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War Horse (2011)
That’s what I kept thinking while watching Steven Spielberg’s “War Horse.” I sat in the theater, twisting in my seat, unable to believe how bad it was. Have I changed that much? Has Steven? Does he need a good screenwriter nowadays—Tony Kushner in “Munich,” say—to keep his worst instincts in check? He didn’t get that here. Instead he got the guy who wrote “Billy Elliott” (Lee Hall) and the guy who wrote “Love Actually” (Richard Curtis) and together they made mythic mush. They made sure no stock character went unstocked, no melodramatic moment was not without its further melodramatic pause, and no sun set that didn’t set on the title character. Robert Redford in “The Natural” only wishes he could’ve been suffused with this much magic-hour light.
“War Horse” is basically “Black Beauty” for boys. The horse, beloved by his first boy, Albert (Jeremy Irvine), who names him Joey, is nonetheless, through poverty and tragedy and war, passed from one owner to another, from one story to the next, until he winds up back ... back home. Where he gets to pull a plow up a hardscrabble, rock-strewn British mountainside. I guess we all have our definitions of home.
“This is a stubborn one, hey?” the vet says as Joey is being born. So he is. But with a calm voice, a gentle hand, and a ready demonstration, he’ll go above-and-beyond for you. And he’ll show that bastard landowner, that bastard Major, those bastard Huns, what a little old-fashioned gumption can do.
Do directors have the maxim, “Make the movie you want to watch”? I think Steven’s done that here. More’s the pity. He’s made a movie that’s part John Ford and part “Saving Private Ryan,” with all the hokiness the former implies and all the grittiness the latter implies, and the two don’t mix. The John Ford hokum was tough enough to take in a John Ford movie.
Steven, particularly in the early, pre-war scenes, keeps giving us that John Ford shot: from below, with boldly drawn principles in the foreground, behind a canvas of blue sky and puffy clouds.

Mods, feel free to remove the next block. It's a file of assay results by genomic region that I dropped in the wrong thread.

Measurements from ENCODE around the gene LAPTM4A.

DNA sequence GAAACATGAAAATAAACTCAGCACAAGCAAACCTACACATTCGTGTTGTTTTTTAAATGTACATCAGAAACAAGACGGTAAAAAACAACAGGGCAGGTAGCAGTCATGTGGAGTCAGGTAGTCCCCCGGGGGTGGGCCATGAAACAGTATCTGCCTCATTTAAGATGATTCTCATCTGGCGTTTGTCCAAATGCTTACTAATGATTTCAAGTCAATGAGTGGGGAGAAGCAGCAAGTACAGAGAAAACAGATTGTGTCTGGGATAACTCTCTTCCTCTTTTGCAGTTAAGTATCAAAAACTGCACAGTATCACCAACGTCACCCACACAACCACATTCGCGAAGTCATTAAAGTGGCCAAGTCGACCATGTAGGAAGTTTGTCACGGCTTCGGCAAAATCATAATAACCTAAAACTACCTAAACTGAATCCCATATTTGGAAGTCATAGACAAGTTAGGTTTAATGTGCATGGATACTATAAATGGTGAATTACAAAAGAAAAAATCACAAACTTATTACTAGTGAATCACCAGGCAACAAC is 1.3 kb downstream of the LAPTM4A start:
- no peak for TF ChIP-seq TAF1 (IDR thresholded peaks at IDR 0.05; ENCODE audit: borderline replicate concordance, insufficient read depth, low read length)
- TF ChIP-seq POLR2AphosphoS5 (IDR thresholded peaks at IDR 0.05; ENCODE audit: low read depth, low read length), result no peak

Sometimes we get a Fordesque sense of the curvature of the highlands in Devon, England. It’s as if we’re about to walk off the ends of the earth—which, you could argue, is what happens to Albert and Joey. It’s a good shot but it’s somebody else’s shot. When did Spielberg feel the need to make other’s people movies?
The story: Joey is a horse trapped by the foolish circumstances of men—a drunk tenant farmer; both sides of a horrific war—but saved by a few gentle souls: first Albert, then Capt. Nicholls (Tom Hiddleston), who hasn’t realized how mechanized war has become. He thinks the cavalry still matters. There’s a nice set piece, a charge of the foolish brigade, in which the British, swords pointed forward, surprise and overrun a German army encampment and chase them into the woods ... where machine guns await to slaughter them. It’s supposed to be a surprise, these machine guns, but anyone who knows anything about history is wondering why they haven’t shown up yet. The surprise is that the cavalry made it that far. The further surprise is that when Spielberg does his “Gone with the Wind” pullback shot of all the dead officers and horses, there’s no messiness to it. They dot the landscape, equidistant from one another, like designs in a patchwork quilt. It’s almost pretty.
In this manner Joey winds up behind enemy lines and in the benevolent hands of the stars of recent indie or foreign movies: Gunther (David Kross, the reader of “The Reader”), who is shot for desertion; and Grandfather (Niels Arestrup, the Corsican gangster of “Un Prophete”), who lives ... in Holland? In Alsace? He has a windmill but speaks French. He also has a granddaughter, Emile (Celine Buckens), who is supposed to be sickly, brittle-boned or something, but seems the picture of health. She seems Elizabeth Taylor in “National Velvet.” Until the Germans arrive and rape her and take the horse.
Kidding. They just take the horse.